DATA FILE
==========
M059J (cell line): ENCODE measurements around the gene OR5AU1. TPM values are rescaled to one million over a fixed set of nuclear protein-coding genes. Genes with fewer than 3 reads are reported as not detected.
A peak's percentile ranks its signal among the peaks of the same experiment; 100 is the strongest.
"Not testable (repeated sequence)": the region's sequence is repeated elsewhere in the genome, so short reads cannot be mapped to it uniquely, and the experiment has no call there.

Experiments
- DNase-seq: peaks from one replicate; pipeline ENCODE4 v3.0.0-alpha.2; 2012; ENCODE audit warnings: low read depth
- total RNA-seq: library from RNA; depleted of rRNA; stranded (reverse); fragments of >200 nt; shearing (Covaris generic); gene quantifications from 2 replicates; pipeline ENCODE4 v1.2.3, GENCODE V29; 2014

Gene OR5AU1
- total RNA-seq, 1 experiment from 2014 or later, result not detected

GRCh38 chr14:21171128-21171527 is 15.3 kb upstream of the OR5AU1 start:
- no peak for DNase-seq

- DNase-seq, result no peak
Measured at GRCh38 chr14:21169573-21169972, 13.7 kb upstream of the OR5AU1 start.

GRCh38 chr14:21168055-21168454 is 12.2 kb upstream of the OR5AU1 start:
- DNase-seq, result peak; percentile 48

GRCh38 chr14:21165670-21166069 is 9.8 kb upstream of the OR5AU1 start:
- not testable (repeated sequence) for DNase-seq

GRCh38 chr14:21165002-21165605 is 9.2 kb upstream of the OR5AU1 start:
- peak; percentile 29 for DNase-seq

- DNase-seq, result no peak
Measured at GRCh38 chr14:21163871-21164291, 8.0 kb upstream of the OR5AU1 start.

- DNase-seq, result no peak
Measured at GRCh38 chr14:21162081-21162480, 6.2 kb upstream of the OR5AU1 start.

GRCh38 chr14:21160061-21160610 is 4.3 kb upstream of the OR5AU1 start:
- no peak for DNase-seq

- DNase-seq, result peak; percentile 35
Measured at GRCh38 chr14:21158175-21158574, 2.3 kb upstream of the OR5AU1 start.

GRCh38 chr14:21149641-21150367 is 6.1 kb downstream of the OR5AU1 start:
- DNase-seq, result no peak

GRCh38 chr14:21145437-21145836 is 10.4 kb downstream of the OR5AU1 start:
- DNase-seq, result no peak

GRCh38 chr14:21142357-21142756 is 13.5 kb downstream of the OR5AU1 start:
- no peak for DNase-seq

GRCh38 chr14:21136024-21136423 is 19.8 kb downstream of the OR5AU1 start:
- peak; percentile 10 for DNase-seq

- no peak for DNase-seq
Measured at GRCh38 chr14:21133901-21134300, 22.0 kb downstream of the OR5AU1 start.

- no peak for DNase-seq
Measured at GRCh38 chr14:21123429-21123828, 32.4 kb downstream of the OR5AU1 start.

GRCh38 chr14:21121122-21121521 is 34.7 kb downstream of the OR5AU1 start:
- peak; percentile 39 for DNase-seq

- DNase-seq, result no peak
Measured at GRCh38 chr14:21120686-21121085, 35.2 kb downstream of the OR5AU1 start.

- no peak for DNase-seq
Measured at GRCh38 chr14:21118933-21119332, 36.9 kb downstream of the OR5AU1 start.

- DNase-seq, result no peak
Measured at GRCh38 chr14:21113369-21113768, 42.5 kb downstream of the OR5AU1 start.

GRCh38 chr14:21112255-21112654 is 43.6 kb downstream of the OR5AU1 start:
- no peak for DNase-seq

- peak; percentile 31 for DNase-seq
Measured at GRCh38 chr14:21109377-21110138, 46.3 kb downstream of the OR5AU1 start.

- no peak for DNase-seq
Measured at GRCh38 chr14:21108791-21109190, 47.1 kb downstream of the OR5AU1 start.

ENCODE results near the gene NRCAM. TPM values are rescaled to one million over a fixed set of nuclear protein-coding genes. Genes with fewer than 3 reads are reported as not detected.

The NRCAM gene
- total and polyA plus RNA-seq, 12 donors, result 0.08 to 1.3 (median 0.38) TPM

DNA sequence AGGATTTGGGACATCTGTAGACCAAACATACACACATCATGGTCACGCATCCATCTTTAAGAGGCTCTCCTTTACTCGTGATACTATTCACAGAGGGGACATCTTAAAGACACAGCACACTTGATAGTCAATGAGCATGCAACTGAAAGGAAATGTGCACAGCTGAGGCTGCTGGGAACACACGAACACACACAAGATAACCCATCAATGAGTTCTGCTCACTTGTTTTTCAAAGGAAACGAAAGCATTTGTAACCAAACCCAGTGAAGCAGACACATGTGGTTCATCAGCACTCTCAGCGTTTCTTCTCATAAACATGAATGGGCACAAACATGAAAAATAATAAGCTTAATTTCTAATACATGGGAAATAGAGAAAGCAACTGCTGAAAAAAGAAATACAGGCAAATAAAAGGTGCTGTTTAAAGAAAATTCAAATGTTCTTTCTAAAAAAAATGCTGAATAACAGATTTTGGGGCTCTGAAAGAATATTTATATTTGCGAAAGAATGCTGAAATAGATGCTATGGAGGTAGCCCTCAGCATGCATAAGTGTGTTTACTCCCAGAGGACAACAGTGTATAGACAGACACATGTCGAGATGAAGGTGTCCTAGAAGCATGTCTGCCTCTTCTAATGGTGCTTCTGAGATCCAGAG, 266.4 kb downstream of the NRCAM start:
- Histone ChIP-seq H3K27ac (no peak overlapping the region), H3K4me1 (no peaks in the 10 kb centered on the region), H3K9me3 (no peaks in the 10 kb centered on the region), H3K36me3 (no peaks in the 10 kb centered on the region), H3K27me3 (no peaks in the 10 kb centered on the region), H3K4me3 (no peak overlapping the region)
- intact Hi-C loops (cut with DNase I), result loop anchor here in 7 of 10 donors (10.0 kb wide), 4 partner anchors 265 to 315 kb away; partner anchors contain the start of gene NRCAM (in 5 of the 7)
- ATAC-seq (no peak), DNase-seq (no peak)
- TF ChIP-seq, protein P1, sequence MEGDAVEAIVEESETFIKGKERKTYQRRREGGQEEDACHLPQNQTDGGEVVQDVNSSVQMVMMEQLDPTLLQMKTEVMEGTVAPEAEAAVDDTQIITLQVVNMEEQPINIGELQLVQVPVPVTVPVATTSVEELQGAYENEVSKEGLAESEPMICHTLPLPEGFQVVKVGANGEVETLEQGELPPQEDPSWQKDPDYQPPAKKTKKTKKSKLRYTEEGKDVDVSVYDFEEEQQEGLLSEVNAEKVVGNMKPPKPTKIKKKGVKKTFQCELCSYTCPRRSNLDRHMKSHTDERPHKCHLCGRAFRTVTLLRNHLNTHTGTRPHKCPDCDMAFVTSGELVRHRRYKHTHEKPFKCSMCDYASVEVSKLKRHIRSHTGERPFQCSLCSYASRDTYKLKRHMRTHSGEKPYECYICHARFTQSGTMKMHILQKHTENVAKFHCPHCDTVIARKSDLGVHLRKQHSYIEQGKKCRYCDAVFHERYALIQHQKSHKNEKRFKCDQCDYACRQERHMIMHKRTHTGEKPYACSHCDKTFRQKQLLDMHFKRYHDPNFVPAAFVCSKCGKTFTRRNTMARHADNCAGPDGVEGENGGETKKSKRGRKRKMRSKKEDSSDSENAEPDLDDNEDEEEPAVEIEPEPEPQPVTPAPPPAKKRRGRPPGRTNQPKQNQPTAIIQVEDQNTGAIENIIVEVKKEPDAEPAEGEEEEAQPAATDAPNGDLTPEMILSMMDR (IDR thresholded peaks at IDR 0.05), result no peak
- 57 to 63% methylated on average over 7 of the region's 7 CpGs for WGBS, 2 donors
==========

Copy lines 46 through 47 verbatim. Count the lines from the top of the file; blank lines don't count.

Measured at GRCh38 chr14:21113369-21113768, 42.5 kb downstream of the OR5AU1 start.

GRCh38 chr14:21112255-21112654 is 43.6 kb downstream of the OR5AU1 start: